Did he manipulate, drug and cut off his client from the real world? Was she really the problem, and did she make all this stuff up?
We’re, of course, talking about “Britneygate” — the entertaining dispute between Britney Spears’ ex-manager and Britney Spears’ mother that’s now landed on the doorstep of a California appeals court.
In 2008, ex-manager Sam Lutfi filed a defamation lawsuit against Lynne Spears for things she wrote about him in her memoir, “Through the Storm.”
Last August, a Los Angeles Superior Court judge refused to dismiss the case. A few weeks ago, Lynne Spears appealed that decision, and on Monday, Lutfi filed papers, presenting his argument why the case should continue.
Now the Court of Appeal of the State of California gets to hear “Britneygate” and the two widely different tales of who is responsible for the singer’s collapse.
Lynne Spears claims that Lufti was a master manipulator who secretly drugged her daughter, cut off her communications and mobility, and set himself up as “gatekeeper” before he was fired.
In contrast, Lutfi says Britney’s life was already in turmoil before he got involved. His proof: Two failed marriages, losing custody of her child, shaving her head, a reckless driving arrest, drug rehab, etc.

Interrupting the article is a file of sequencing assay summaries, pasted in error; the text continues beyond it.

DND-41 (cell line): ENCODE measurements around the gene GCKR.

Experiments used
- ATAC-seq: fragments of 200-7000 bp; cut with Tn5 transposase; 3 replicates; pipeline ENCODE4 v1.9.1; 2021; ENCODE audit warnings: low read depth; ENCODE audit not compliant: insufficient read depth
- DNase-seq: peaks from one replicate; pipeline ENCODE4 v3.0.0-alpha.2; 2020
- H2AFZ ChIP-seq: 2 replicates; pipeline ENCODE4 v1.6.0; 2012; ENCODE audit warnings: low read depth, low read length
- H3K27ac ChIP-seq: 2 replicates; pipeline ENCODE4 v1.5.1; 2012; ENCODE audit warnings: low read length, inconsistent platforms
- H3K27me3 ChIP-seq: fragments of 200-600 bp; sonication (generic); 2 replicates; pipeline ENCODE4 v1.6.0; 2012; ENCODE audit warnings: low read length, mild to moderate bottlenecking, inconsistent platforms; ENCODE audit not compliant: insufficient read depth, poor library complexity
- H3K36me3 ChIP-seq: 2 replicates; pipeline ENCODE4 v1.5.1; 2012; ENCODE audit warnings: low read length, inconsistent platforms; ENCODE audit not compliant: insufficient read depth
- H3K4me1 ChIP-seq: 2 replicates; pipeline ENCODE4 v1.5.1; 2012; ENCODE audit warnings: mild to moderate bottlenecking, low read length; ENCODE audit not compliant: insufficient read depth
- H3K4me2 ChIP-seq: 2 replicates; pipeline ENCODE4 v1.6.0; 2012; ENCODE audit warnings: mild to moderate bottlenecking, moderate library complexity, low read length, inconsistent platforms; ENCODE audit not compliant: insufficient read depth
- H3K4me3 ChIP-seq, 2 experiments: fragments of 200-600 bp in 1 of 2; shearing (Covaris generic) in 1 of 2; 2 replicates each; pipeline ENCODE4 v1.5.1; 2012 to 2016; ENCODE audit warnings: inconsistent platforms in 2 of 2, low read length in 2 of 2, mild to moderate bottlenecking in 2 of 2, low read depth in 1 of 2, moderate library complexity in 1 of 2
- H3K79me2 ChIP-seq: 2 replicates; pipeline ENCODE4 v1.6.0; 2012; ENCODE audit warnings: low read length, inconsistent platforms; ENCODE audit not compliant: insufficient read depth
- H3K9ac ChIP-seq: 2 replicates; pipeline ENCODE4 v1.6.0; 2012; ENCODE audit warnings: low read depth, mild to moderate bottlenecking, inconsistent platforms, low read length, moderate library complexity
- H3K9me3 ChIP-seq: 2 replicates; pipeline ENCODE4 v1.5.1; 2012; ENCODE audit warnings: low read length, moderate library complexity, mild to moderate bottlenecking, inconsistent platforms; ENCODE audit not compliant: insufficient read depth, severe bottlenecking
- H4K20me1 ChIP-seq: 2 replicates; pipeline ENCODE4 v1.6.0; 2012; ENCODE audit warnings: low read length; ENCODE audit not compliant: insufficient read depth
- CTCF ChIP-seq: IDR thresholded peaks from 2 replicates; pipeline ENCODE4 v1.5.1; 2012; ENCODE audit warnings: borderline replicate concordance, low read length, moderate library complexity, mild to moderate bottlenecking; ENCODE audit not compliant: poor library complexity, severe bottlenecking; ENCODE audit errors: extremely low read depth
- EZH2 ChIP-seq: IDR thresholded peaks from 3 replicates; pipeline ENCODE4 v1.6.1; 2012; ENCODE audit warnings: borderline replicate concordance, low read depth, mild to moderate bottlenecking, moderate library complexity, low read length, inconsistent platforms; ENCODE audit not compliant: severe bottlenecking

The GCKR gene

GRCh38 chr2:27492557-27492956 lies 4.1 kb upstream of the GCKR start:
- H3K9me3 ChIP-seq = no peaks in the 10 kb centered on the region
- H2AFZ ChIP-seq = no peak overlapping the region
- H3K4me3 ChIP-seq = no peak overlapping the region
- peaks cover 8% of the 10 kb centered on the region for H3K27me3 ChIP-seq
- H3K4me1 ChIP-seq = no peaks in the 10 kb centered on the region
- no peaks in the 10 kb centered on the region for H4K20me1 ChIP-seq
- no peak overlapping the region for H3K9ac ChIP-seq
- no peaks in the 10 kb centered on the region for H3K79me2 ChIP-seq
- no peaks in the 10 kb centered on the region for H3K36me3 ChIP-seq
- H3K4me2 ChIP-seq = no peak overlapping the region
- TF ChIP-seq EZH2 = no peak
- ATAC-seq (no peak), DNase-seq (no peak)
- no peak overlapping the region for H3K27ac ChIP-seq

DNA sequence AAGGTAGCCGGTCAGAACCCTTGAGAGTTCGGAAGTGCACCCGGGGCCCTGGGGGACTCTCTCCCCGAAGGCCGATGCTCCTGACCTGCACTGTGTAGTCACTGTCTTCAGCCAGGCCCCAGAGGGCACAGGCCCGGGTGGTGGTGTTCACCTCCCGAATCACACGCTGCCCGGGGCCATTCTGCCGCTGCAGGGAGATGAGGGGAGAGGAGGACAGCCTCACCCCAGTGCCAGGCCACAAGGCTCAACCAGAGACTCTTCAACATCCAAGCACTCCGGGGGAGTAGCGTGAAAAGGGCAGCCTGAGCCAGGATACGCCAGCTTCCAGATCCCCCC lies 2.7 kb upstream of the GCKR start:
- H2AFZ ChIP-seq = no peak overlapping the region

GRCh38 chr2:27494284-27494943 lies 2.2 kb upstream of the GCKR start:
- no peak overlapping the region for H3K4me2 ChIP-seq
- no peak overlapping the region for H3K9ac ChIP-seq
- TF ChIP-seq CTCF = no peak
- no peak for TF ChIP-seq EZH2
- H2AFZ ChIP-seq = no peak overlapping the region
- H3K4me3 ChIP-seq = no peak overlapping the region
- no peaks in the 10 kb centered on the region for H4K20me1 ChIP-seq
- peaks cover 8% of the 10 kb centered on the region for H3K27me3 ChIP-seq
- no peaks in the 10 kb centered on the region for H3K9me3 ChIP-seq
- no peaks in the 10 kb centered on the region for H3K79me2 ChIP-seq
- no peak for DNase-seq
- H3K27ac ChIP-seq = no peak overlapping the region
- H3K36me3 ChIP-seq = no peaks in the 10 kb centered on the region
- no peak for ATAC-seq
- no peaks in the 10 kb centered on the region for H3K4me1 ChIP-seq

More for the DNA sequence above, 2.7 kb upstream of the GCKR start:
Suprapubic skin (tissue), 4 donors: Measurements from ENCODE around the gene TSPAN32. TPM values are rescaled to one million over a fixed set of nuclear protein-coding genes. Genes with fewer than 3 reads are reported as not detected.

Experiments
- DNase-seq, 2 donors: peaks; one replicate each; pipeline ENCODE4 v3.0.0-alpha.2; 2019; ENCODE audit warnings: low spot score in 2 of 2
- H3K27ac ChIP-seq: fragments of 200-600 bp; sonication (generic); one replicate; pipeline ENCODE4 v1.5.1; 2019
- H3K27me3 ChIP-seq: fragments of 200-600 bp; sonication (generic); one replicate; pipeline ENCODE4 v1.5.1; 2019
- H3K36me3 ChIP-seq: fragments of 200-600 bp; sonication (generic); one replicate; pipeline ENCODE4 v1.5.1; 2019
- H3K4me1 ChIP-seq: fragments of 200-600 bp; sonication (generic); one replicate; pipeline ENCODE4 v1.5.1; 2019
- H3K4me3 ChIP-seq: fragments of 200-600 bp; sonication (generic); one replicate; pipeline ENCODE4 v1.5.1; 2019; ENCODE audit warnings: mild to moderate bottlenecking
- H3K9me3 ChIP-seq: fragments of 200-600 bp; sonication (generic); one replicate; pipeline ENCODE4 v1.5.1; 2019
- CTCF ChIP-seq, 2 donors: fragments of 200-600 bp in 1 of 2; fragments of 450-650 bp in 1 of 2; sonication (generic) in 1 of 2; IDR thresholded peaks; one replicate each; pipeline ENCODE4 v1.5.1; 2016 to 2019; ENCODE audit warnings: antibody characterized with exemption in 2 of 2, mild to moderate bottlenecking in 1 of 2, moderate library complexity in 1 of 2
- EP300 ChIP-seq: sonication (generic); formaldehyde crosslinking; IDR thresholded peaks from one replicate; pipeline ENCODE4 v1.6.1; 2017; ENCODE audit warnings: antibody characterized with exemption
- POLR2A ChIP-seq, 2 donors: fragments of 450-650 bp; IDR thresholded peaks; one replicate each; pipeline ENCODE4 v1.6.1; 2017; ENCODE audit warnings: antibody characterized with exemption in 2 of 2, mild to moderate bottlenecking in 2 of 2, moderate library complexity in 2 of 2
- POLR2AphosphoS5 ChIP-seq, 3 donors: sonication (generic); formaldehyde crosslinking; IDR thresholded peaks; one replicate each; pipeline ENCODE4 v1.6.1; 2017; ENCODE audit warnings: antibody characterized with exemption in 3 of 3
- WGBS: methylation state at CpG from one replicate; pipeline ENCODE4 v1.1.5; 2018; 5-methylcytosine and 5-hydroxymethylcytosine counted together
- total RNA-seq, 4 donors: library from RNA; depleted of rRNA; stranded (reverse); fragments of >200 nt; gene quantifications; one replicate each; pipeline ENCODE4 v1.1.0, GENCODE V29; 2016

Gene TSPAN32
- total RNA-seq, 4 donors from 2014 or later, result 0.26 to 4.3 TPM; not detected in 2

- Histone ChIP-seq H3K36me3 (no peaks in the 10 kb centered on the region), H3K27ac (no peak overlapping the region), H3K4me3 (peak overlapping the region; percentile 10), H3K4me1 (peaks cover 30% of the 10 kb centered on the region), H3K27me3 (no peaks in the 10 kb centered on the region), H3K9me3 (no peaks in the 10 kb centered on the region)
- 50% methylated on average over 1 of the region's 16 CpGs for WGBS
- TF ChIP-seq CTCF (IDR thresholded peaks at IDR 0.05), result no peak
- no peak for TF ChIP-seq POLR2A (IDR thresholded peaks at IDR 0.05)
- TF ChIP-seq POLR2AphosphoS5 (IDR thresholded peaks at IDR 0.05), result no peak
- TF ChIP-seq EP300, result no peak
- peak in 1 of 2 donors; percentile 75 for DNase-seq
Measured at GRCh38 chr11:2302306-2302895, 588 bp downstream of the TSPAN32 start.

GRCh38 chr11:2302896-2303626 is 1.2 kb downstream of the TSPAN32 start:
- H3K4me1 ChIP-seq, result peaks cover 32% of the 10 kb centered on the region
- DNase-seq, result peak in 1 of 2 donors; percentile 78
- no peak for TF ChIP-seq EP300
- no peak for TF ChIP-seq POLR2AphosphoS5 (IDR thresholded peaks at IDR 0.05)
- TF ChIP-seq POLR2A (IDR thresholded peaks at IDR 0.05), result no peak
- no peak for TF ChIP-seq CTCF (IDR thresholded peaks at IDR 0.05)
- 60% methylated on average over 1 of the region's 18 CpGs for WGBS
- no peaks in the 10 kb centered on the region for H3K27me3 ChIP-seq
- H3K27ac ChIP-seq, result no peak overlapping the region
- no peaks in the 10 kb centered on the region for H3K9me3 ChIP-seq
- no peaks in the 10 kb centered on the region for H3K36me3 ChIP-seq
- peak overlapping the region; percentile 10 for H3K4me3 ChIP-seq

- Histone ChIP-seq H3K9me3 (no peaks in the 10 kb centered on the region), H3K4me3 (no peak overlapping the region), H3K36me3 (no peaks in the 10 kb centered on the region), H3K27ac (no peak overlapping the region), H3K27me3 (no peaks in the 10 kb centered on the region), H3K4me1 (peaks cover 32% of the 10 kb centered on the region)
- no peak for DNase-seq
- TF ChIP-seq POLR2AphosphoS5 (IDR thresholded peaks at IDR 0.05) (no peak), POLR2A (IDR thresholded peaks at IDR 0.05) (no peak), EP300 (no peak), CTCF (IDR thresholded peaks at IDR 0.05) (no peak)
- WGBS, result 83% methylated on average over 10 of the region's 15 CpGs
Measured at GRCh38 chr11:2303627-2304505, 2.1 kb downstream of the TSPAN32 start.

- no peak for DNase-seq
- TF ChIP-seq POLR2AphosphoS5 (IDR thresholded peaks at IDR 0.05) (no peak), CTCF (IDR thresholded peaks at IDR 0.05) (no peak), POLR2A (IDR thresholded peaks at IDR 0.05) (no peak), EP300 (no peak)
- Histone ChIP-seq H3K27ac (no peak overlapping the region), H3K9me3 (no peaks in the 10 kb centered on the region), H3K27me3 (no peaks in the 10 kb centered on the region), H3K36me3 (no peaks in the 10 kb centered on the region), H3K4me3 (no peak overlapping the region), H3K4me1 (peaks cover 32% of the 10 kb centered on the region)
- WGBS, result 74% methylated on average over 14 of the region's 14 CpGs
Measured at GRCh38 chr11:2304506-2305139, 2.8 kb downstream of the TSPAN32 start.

That aspect of the case is really a sideshow, though, to the interesting legal questions.
In pressing her appeal, Lynne argues that Lutfi’s reputation was so low at the time the book was published, he’s “libel-proof” as his reputation couldn’t possibly be damaged further.
Au contraire, says Lutfi’s lawyer.
In his brief to the appeals court, Lutfi points out he’s never been convicted of anything and if his reputation was so badly injured based on a series of tabloid articles, it’s a decision that can only be made by a jury. In addition, he points to the case of Howard K. Stern, who sued for defamation after being accused of having a hand in Anna Nicole Smith’s death. A judge ruled in that case that just because Stern might have been falsely accused doesn’t mean he could not be further injured from false accusations again.
The entire brief is pretty entertaining. For instance, there’s a discussion about whether accusing someone of being “evil,” a “predator,” a “fake” and a “shifty man” are “opinions” or descriptive of “acts of misconduct” that are actionable as libel. There’s also an argument submitted by Lutfi that Lynne Spears is engaging in bigotry because of his ethnicity.